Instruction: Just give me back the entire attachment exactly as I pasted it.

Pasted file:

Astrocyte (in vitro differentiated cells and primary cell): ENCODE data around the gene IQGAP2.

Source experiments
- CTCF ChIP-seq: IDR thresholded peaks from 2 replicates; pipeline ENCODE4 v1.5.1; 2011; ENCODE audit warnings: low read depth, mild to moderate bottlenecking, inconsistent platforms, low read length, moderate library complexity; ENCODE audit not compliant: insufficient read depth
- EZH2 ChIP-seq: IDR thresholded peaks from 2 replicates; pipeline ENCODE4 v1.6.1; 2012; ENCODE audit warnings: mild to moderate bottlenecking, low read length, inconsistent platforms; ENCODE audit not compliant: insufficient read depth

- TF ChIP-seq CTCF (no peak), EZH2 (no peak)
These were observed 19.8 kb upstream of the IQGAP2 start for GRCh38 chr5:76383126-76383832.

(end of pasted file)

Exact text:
Astrocyte (in vitro differentiated cells and primary cell): ENCODE data around the gene IQGAP2.

Source experiments
- CTCF ChIP-seq: IDR thresholded peaks from 2 replicates; pipeline ENCODE4 v1.5.1; 2011; ENCODE audit warnings: low read depth, mild to moderate bottlenecking, inconsistent platforms, low read length, moderate library complexity; ENCODE audit not compliant: insufficient read depth
- EZH2 ChIP-seq: IDR thresholded peaks from 2 replicates; pipeline ENCODE4 v1.6.1; 2012; ENCODE audit warnings: mild to moderate bottlenecking, low read length, inconsistent platforms; ENCODE audit not compliant: insufficient read depth

- TF ChIP-seq CTCF (no peak), EZH2 (no peak)
These were observed 19.8 kb upstream of the IQGAP2 start for GRCh38 chr5:76383126-76383832.